Psychology is very often how societies avoid looking in the mirror. The second structural reason for the surging interest in happiness is somewhat more disturbing, and concerns technology. Until relatively recently, most scientific attempts to know or manipulate how someone else was feeling occurred within formally identifiable institutions, such as psychology laboratories, hospitals, workplaces, focus groups, or some such. This is no longer the case. In July 2014, Facebook published an academic paper containing details of how it had successfully altered hundreds of thousands of its users’ moods, by manipulating their news feeds. There was an outcry that this had been done in a clandestine fashion. But as the dust settled, the anger turned to anxiety: would Facebook bother to publish such a paper in future, or just get on with the experiment anyway and keep the results to themselves?
Monitoring our mood and feelings is becoming a function of our physical environment. In 2014, British Airways trialled a ‘happiness blanket’, which represents passenger contentment through neural monitoring. As the passenger becomes more relaxed, the blanket turns from red to blue, indicating to the airline staff that they are being well looked after. A range of consumer technologies are now on the market for measuring and analyzing well-being, from wristwatches, to smartphones, to Vessyl, a ‘smart’ cup which monitors your liquid intake in terms of its health effects. One of the foundational neoliberal arguments in favor of the market was that it served as a vast sensory device, capturing millions of individual desires, opinions and values, and converting these into prices. It is possible that we are on the cusp of a new post-neoliberal era in which the market is no longer the primary tool for this capture of mass sentiment. Once happiness monitoring tools flood our everyday lives, other ways of quantifying feelings in real time are emerging that can extend even further into our lives than markets.
Concerns about privacy have traditionally seen it as something which needs to be balanced against security. But today, we have to confront the fact that a considerable amount of surveillance occurs to increase our health, happiness, satisfaction or sensory pleasures. Regardless of the motives behind this, if we believe that there are limits to how much of our lives should be expertly administered, then there must also be limits to how much psychological and physical positivity we should aim for. Any critique of ubiquitous surveillance must now include a critique of the maximization of well-being, even at the risk of being less healthy, happy and wealthy.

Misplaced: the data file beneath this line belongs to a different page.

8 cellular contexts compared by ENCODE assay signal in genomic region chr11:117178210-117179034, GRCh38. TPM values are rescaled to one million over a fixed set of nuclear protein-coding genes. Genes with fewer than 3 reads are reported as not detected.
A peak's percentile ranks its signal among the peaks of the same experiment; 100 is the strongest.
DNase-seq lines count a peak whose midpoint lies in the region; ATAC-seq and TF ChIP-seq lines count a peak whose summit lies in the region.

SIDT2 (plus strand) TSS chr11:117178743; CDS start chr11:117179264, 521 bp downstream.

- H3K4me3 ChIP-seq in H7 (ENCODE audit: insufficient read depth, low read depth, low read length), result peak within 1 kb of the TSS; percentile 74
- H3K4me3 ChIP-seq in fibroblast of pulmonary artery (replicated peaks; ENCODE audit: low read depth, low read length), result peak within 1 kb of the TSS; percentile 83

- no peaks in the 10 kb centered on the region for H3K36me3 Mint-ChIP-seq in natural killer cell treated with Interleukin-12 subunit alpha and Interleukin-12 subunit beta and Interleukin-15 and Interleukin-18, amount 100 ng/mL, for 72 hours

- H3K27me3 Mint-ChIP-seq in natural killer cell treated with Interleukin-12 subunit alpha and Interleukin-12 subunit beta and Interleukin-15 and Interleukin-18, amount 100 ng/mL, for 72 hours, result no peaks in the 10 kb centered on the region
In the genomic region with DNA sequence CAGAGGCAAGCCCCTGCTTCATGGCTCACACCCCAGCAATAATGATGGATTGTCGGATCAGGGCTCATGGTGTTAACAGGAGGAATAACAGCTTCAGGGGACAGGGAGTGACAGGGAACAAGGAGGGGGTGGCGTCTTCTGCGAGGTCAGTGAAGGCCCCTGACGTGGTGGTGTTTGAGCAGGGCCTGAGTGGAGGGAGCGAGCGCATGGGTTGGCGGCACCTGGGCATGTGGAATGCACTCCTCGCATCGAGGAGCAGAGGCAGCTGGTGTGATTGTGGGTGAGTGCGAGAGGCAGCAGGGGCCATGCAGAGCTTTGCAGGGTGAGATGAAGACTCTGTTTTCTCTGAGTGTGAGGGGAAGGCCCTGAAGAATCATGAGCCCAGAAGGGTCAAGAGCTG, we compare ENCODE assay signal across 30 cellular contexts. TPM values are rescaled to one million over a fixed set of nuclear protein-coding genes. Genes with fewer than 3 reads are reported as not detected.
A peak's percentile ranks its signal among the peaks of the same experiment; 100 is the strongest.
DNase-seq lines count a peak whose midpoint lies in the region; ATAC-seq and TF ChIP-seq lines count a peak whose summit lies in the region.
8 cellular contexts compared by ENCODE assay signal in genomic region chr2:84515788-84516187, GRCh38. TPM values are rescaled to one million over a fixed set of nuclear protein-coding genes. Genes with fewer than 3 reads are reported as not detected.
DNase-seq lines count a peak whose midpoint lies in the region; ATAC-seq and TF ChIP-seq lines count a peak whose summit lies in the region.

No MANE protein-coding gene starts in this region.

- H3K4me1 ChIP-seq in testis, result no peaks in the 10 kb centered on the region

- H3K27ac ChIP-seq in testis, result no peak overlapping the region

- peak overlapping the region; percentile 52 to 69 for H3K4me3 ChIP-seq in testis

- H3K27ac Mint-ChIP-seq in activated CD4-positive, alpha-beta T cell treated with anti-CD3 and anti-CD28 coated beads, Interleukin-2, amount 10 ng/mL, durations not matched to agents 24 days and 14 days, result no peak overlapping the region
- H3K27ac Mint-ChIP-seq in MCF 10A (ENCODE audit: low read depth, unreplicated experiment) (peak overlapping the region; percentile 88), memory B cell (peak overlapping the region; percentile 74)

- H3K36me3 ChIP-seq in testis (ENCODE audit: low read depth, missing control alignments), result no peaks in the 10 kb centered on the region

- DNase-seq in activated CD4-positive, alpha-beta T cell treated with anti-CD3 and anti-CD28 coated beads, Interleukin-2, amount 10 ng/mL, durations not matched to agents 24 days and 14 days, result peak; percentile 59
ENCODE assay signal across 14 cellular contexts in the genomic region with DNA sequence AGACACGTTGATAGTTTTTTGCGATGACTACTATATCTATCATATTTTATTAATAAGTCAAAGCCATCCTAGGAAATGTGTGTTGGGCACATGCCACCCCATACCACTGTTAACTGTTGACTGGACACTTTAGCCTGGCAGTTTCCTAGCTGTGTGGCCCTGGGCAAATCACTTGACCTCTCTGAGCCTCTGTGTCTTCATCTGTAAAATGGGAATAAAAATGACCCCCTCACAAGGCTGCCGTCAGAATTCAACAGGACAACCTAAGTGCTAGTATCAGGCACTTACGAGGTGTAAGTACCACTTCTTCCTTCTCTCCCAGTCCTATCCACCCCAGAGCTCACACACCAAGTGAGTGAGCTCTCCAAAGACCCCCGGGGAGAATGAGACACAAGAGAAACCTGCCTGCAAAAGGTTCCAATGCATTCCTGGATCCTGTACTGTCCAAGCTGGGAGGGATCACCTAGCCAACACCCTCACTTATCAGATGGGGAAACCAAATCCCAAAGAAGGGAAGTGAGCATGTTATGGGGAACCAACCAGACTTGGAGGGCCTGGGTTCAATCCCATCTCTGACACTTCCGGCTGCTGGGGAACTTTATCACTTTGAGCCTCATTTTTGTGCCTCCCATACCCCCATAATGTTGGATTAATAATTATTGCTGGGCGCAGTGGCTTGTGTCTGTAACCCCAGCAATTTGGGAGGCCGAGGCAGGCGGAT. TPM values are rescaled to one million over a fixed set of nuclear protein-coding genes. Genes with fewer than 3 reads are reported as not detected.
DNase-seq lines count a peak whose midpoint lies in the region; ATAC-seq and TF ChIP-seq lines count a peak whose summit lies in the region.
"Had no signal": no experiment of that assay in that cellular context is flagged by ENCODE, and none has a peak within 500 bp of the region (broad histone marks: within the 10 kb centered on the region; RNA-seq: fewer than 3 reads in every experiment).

To understand these trends as historical and sociological does not in itself indicate how they might be resisted or averted. But it does have one great liberating benefit of diverting our critical attention outward upon the world, and not inward upon our feelings, brains or behavior. It is often said that depression is ‘anger turned inwards.’ In many ways, happiness science is ‘critique turned inwards’, despite all of the appeals by positive psychologists to ‘notice’ the world around us. The relentless fascination with quantities of subjective feeling can only possibly divert critical attention away from broader political and economic problems. Rather than seek to alter our feelings, now would be a good time to take what we’ve turned inwards, and attempt to direct it back out again. One way to start would be by turning a skeptical eye upon the history of happiness measurement itself.